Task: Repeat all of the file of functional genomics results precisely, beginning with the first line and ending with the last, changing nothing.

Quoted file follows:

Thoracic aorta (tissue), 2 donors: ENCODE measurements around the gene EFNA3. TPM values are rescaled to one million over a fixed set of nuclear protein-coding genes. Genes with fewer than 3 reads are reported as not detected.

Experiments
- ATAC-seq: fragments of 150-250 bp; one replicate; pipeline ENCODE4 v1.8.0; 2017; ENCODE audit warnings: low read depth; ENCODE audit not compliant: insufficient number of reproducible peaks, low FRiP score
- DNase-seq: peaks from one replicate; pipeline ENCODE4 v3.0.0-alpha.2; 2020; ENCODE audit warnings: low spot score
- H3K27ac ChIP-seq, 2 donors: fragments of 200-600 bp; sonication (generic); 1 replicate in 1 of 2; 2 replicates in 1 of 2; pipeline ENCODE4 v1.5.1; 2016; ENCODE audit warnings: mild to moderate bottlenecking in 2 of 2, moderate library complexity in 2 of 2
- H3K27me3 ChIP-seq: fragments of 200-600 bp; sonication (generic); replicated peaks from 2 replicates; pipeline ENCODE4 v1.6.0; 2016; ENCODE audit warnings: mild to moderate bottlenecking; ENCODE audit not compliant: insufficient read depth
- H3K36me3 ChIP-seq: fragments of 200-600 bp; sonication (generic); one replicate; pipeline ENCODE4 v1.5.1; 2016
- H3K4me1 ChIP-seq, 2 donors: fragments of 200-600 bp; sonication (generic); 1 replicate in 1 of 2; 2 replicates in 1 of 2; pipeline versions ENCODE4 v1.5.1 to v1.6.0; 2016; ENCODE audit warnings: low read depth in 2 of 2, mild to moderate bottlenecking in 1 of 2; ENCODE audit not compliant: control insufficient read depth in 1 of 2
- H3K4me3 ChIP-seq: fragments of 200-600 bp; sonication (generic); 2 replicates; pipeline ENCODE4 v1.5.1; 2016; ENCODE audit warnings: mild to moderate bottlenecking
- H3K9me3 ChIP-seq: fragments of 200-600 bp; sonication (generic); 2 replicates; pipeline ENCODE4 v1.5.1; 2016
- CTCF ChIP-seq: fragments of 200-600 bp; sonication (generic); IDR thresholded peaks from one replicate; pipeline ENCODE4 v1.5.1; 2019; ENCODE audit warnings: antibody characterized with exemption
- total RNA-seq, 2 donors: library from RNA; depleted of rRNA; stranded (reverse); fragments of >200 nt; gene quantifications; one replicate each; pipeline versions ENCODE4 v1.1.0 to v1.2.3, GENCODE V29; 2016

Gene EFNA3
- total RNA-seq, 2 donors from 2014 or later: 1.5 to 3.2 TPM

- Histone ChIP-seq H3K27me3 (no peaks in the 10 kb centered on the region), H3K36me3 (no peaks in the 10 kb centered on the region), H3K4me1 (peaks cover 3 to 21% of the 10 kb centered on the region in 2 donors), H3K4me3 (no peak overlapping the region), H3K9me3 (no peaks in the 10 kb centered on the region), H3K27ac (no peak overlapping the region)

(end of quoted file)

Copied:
Thoracic aorta (tissue), 2 donors: ENCODE measurements around the gene EFNA3. TPM values are rescaled to one million over a fixed set of nuclear protein-coding genes. Genes with fewer than 3 reads are reported as not detected.

Experiments
- ATAC-seq: fragments of 150-250 bp; one replicate; pipeline ENCODE4 v1.8.0; 2017; ENCODE audit warnings: low read depth; ENCODE audit not compliant: insufficient number of reproducible peaks, low FRiP score
- DNase-seq: peaks from one replicate; pipeline ENCODE4 v3.0.0-alpha.2; 2020; ENCODE audit warnings: low spot score
- H3K27ac ChIP-seq, 2 donors: fragments of 200-600 bp; sonication (generic); 1 replicate in 1 of 2; 2 replicates in 1 of 2; pipeline ENCODE4 v1.5.1; 2016; ENCODE audit warnings: mild to moderate bottlenecking in 2 of 2, moderate library complexity in 2 of 2
- H3K27me3 ChIP-seq: fragments of 200-600 bp; sonication (generic); replicated peaks from 2 replicates; pipeline ENCODE4 v1.6.0; 2016; ENCODE audit warnings: mild to moderate bottlenecking; ENCODE audit not compliant: insufficient read depth
- H3K36me3 ChIP-seq: fragments of 200-600 bp; sonication (generic); one replicate; pipeline ENCODE4 v1.5.1; 2016
- H3K4me1 ChIP-seq, 2 donors: fragments of 200-600 bp; sonication (generic); 1 replicate in 1 of 2; 2 replicates in 1 of 2; pipeline versions ENCODE4 v1.5.1 to v1.6.0; 2016; ENCODE audit warnings: low read depth in 2 of 2, mild to moderate bottlenecking in 1 of 2; ENCODE audit not compliant: control insufficient read depth in 1 of 2
- H3K4me3 ChIP-seq: fragments of 200-600 bp; sonication (generic); 2 replicates; pipeline ENCODE4 v1.5.1; 2016; ENCODE audit warnings: mild to moderate bottlenecking
- H3K9me3 ChIP-seq: fragments of 200-600 bp; sonication (generic); 2 replicates; pipeline ENCODE4 v1.5.1; 2016
- CTCF ChIP-seq: fragments of 200-600 bp; sonication (generic); IDR thresholded peaks from one replicate; pipeline ENCODE4 v1.5.1; 2019; ENCODE audit warnings: antibody characterized with exemption
- total RNA-seq, 2 donors: library from RNA; depleted of rRNA; stranded (reverse); fragments of >200 nt; gene quantifications; one replicate each; pipeline versions ENCODE4 v1.1.0 to v1.2.3, GENCODE V29; 2016

Gene EFNA3
- total RNA-seq, 2 donors from 2014 or later: 1.5 to 3.2 TPM

- Histone ChIP-seq H3K27me3 (no peaks in the 10 kb centered on the region), H3K36me3 (no peaks in the 10 kb centered on the region), H3K4me1 (peaks cover 3 to 21% of the 10 kb centered on the region in 2 donors), H3K4me3 (no peak overlapping the region), H3K9me3 (no peaks in the 10 kb centered on the region), H3K27ac (no peak overlapping the region)